The original Ghoul broke up in '85, as there's the official VHS entitled "Last Gig" out on ACC video label. The band got back together as "Ghoul II" with a different line-up in the late '86 (or possibly in the early '87), changed the name to "Sqwad" (originally called Masami with Sqwad) sometime during the summer of '88, either right before or after they played the "Complete Death" show at the Toshima Public Hall in Tokyo on July 17th '88, then broke up and got back together again as "Ghoul III" in '89 with just a slightly different line-up than "Ghoul II" and pretty much remained active until Masami puked the blood on the stage and went into a coma afterwards in the early '90s. "Ghoul II" and "Ghoul III" - that's exactly how Masami called themselves when they got reformed twice and those names were often mentioned in the interviews, magazine articles and that's how they were usually listed in the gig flyers as well. As most of the serious fans probably noticed, they're credited as "Sqwad (ex-Ghoul)" on the "Complete Death Live" VHS tape (released on January 1st '89), however, in the flyers for this show they were still listed as "Ghoul II". So, probably they changed the name to "Sqwad" right before this show or after, but sometime before the VHS came out. Later, they played as "Sqwad" during the year of '89, released 7" flexi on Slice Records and broke up before the mid '89 and got back together again later the same year (before the summer). The Ghoul tracks you find on the "Game Of Death" compilation LP (which was released in July '89) are the only recorded material by "Ghoul III", although they're simply credited as "Ghoul" on this release. Australian Import.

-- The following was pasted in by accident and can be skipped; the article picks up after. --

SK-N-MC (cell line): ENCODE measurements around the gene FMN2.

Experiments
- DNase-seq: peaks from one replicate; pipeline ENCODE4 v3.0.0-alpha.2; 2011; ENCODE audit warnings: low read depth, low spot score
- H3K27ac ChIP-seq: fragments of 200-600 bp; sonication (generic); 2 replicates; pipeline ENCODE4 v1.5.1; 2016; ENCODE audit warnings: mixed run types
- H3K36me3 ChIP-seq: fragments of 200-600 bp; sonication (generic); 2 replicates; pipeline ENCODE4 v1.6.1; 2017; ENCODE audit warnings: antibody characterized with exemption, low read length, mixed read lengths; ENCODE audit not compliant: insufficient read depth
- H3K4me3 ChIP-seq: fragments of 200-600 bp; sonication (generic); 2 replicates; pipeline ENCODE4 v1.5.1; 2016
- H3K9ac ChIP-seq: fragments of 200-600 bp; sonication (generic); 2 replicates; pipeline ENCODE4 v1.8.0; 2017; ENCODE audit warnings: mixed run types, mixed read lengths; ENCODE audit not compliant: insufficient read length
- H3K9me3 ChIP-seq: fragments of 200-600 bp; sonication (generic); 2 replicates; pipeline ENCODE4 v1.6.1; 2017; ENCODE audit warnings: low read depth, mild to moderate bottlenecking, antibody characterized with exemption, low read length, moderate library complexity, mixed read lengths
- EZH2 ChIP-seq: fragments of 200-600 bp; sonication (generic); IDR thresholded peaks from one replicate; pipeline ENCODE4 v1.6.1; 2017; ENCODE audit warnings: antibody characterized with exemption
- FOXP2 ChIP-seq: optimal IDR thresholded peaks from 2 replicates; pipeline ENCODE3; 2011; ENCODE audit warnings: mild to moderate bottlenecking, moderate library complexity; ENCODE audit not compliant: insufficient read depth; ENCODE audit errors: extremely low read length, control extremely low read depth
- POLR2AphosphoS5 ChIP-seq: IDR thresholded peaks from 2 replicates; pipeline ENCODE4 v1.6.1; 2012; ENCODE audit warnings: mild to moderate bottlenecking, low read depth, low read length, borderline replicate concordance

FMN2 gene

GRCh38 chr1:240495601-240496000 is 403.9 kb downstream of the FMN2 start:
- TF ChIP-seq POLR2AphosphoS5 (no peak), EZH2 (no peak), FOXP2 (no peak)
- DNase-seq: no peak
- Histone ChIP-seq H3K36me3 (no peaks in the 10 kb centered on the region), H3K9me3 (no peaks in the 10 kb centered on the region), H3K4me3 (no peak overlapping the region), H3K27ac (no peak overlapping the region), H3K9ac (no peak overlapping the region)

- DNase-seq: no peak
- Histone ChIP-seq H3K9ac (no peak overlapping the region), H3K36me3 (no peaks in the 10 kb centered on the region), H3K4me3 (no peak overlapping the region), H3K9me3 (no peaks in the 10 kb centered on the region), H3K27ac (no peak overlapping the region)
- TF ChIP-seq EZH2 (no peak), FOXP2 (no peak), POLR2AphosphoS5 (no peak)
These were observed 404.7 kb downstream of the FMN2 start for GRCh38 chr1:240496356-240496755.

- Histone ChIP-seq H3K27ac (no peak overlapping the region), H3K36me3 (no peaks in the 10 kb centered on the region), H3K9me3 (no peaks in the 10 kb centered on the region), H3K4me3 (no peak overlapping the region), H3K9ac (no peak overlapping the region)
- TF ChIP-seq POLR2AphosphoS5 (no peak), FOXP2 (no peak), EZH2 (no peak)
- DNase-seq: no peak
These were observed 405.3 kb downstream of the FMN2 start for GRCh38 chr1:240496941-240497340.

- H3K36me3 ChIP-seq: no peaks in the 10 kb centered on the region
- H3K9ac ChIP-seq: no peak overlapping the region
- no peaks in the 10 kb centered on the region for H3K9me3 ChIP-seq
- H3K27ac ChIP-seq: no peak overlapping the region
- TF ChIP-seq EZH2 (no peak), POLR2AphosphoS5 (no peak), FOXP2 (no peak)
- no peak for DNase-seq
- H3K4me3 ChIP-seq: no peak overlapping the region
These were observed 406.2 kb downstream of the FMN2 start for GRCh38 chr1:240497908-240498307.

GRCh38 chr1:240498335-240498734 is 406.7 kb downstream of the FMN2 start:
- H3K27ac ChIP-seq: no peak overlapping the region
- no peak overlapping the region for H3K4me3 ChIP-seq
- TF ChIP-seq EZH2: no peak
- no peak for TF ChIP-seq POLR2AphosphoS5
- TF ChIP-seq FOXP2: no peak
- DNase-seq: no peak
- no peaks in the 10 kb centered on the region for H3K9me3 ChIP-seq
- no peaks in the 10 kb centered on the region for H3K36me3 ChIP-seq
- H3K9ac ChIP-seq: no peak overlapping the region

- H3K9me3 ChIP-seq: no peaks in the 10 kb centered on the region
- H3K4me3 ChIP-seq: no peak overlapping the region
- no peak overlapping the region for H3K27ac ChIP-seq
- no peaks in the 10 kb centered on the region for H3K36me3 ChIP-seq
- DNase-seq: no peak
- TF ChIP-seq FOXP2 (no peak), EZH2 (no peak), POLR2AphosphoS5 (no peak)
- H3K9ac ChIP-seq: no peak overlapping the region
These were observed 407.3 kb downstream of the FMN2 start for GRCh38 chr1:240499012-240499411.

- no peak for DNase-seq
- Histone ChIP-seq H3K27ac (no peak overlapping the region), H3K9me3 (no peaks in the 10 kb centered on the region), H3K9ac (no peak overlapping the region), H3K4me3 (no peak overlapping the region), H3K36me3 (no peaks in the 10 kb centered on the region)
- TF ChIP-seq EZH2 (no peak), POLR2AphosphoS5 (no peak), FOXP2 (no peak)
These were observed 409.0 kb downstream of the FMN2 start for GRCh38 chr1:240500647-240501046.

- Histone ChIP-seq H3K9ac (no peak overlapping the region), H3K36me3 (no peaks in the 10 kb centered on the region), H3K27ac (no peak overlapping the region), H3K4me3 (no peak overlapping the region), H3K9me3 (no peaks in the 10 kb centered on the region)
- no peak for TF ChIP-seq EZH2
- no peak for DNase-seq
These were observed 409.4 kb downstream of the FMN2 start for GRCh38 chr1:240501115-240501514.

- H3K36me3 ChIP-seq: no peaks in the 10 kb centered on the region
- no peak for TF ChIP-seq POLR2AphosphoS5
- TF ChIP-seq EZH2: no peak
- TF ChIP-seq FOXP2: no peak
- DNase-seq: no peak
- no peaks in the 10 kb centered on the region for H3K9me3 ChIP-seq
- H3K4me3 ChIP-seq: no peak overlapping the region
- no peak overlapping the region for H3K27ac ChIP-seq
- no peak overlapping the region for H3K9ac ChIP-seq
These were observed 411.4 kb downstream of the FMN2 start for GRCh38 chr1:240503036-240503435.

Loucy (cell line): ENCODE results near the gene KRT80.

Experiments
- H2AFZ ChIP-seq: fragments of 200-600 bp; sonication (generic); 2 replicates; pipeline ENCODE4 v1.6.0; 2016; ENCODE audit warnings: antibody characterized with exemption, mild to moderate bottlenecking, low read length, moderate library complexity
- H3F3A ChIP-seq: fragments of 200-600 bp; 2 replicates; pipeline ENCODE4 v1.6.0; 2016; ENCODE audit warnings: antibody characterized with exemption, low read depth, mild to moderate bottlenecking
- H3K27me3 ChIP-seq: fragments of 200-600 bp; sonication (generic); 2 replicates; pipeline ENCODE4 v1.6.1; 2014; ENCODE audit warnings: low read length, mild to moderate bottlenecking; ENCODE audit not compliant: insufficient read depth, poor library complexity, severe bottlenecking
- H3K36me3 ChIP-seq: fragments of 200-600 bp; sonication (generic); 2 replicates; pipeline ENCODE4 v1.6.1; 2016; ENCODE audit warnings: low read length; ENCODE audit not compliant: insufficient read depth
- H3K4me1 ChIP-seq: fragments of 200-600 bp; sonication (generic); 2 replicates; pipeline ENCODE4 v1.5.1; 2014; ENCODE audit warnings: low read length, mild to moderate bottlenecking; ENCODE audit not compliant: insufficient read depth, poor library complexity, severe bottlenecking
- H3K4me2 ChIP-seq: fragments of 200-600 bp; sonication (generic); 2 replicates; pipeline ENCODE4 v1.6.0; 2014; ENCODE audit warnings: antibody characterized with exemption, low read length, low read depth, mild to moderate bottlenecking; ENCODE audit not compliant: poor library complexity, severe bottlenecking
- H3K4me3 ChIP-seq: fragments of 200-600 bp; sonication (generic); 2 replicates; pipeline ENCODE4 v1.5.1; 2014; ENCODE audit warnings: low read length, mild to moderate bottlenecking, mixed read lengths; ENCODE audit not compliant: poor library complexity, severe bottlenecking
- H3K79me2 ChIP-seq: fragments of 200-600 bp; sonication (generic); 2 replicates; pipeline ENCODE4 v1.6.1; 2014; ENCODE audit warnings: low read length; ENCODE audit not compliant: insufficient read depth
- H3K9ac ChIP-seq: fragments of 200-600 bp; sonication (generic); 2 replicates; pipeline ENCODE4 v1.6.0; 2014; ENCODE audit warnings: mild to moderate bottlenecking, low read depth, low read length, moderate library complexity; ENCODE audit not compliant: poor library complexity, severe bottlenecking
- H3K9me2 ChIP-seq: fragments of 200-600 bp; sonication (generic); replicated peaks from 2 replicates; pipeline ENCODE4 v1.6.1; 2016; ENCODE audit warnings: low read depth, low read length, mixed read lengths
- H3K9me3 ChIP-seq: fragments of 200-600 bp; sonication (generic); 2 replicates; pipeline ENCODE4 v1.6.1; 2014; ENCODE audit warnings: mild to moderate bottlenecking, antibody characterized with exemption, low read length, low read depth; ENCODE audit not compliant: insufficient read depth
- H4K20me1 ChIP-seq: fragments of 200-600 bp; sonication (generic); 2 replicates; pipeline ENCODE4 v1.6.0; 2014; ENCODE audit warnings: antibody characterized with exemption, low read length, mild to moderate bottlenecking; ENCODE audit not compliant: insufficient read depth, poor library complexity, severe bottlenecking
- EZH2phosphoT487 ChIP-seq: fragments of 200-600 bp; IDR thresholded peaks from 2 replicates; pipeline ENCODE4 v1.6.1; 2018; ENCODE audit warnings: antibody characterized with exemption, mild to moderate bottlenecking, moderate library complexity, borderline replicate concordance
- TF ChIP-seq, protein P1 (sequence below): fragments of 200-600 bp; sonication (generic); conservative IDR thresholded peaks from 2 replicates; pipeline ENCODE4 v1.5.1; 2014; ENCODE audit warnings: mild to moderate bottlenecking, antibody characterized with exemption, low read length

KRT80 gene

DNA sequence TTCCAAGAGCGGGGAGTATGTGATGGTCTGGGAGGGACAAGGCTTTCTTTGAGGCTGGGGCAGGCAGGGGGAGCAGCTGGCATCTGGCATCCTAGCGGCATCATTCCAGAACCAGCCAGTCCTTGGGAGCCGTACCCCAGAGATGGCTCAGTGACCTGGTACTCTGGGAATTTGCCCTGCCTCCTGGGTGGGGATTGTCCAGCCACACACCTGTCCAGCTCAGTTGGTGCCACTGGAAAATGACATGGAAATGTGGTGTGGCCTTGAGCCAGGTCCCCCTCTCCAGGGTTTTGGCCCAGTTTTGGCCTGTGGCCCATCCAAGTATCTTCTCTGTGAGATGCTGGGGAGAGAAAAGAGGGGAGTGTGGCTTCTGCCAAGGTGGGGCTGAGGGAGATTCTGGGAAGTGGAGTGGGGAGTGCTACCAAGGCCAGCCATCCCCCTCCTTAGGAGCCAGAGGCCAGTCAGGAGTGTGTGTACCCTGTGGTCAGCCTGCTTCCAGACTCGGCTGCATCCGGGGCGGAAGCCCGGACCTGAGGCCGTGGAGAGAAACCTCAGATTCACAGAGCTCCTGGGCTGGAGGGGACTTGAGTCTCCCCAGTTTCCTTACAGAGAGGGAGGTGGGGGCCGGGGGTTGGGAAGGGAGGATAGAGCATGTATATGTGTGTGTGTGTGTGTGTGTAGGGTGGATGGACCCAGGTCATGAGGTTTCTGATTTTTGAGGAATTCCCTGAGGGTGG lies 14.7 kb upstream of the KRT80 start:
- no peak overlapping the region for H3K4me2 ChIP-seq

Our take: Unofficial collection LP from this 80s Japanese hardcore punk band that mostly takes its track listing from a 2004 CD-only collection compiling all of the band’s 80s-era releases. This collection starts off with the band’s Carry Out Fucking EP (which was bootlegged a while back… I also wrote a description of that release here), which is one of the truly great Japanese hardcore records of the 80s. Carry Out Fucking is interesting in that it really seems to anticipate where Japanese hardcore would go in the later 80s and 90s, combining the full-bore sonic attack of bands like Discharge and Disorder with elements of metal and more straightforward, classic punk like the UK Subs. However, this collection fills out the picture of Ghoul’s career quite a bit more, and it takes some unexpected twists and turns. For instance, their OI OI single from 1985 is, indeed, an oi! record, and a rather poppy one at that… definitely more Toy Dolls than Blitz with its bright, melodic chord progression. After that, Ghoul moves in more of a thrash metal-influenced direction, bringing the griminess and sinister quality of their earlier work to material that is way faster and more straightforwardly metallic, recalling the punked-up thrash of Nuclear Assault or Kreator. I’m not really a thrash metal guy, but Ghoul do a really impressive job of fusing the strongest elements of their punk-era approach into their metallic material, ending up with something that’s not all that dissimilar to where G.I.S.M. ended up going.